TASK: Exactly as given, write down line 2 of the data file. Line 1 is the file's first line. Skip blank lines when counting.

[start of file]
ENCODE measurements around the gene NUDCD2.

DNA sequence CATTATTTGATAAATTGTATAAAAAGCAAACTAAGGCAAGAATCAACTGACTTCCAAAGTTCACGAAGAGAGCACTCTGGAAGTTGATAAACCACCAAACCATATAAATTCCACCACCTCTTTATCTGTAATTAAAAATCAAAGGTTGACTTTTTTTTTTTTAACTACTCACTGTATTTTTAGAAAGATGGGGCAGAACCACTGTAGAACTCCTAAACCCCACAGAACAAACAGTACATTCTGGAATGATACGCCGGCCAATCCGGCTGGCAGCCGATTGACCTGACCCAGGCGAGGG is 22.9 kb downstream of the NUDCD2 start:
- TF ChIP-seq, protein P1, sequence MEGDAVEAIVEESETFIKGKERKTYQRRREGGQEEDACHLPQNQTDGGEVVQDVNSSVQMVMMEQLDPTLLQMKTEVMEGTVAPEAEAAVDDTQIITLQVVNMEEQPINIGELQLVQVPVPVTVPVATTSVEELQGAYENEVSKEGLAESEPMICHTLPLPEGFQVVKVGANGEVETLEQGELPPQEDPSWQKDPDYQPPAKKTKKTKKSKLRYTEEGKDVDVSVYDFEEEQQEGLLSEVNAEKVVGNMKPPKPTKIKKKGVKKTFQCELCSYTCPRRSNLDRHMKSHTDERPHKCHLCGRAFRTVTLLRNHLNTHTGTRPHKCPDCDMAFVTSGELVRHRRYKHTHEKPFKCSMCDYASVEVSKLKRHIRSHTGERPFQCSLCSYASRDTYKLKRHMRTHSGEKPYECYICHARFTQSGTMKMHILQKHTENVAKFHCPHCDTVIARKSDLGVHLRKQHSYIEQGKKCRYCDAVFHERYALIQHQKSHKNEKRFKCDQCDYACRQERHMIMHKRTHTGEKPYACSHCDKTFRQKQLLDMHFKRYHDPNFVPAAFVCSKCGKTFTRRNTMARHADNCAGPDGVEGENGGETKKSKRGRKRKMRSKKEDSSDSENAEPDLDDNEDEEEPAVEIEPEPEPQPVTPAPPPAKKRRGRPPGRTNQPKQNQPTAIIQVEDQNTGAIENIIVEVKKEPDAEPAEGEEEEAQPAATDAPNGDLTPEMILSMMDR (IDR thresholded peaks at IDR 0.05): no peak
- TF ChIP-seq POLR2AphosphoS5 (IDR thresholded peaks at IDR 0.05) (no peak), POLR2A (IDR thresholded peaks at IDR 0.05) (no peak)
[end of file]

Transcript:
DNA sequence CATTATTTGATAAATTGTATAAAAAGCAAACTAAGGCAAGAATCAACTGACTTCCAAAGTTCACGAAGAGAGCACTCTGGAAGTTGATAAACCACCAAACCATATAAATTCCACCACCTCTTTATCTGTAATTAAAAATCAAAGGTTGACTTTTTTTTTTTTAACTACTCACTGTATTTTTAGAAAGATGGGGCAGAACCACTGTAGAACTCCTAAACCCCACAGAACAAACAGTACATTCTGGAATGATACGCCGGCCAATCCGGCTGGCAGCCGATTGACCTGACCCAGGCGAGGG is 22.9 kb downstream of the NUDCD2 start: